Historical information

Pyott's Ltd., was an merchant and novelty shop in Vancouver, Canada during the early-20th century. An advertisement for the shop was published on February 9, 1922 in the Ubyssey News (issued Weekly by the Publications Board of the University of British Columbia. It reads:
'We carry one of the largest lines of Indian Burnt Leather Goods, Moccasins and Baskets in the city; also Beads, Purses and Hand Bags; View Books, Post Cards and Novelties of all kinds. Your inspection invited, 524 Granville St. Vancouver B.C'.

History of shopping bags:

Before the late 1800s, shopping bags didn’t exist. Shoppers would either carry their goods home in baskets, or have the merchant deliver them to people's homes, until 1852 when Francis Wolle, a schoolteacher in Pennsylvania, invented a machine to produce paper shopping bags. This invention would allow customers to carry items home in disposable paper bags. Soon after, owners of department stores and retailers began to realise that paper shopping bags could be used to help market their brands, and as such custom shopping bags with printed logos became common place. Carrying a shopping bag from certain shops became a type of status symbol for consumers, providing evidence that one was well-off, had good taste, or both.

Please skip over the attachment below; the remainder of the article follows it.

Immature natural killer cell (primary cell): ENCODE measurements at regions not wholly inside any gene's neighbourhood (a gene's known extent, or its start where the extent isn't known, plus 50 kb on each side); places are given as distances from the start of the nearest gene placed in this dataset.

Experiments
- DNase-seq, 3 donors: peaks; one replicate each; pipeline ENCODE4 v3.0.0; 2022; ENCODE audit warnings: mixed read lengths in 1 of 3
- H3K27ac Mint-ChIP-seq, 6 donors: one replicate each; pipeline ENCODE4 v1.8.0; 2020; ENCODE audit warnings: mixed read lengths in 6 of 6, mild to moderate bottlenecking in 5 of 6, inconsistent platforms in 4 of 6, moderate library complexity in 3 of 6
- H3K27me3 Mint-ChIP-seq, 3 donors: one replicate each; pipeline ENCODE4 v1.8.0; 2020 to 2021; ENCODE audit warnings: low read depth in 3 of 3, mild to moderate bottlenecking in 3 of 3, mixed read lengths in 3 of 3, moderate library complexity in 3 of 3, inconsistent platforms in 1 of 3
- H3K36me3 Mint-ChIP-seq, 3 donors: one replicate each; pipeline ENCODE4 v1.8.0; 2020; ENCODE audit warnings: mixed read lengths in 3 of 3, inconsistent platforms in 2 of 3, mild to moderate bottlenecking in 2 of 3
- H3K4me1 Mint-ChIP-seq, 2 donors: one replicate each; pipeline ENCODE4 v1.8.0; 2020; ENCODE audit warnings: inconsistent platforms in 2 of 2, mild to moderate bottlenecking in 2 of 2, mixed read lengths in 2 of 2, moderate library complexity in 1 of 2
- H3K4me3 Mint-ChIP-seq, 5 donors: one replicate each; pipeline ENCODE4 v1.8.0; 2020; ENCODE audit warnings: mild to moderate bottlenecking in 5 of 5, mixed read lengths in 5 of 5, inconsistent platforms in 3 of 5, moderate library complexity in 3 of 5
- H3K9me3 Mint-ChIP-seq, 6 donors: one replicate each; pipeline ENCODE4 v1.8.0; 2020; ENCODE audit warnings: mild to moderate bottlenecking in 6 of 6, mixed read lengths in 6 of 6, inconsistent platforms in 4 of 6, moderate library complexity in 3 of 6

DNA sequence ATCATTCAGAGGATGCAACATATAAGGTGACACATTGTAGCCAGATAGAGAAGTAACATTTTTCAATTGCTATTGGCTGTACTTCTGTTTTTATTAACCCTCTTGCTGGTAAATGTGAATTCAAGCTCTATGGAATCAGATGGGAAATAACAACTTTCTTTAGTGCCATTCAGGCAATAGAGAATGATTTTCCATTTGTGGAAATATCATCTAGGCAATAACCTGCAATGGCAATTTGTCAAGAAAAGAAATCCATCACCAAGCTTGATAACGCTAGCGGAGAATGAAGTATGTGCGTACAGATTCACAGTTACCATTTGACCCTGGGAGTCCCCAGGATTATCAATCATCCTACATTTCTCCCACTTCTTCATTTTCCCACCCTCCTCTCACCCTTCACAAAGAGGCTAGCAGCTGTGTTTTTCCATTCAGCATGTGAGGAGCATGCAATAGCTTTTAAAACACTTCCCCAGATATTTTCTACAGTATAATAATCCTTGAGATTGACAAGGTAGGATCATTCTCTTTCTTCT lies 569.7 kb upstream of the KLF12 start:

The paper shopping bag is a rare survival of ephemera related to a retail store that existed in Vancouver, Canada during the early-20th century. The arrival of waves of more than ten million migrants by boat is one of the major themes in Australia’s history. The paper shopping bag is representative of personal items purchased for migrant journeys as markers of domesticity, warmth and making oneself at home in a new land that speaks of the transnational lives embedded in threads of migration.

Physical description

A brown paper shopping bag with a printed logo and store information in black ink

Inscriptions & markings

Pyott's, Indian Souvenirs & Novelies. 524 Granville St, Vancouver- B.C. On the reverse side in handwriting: 'Red + dark red beads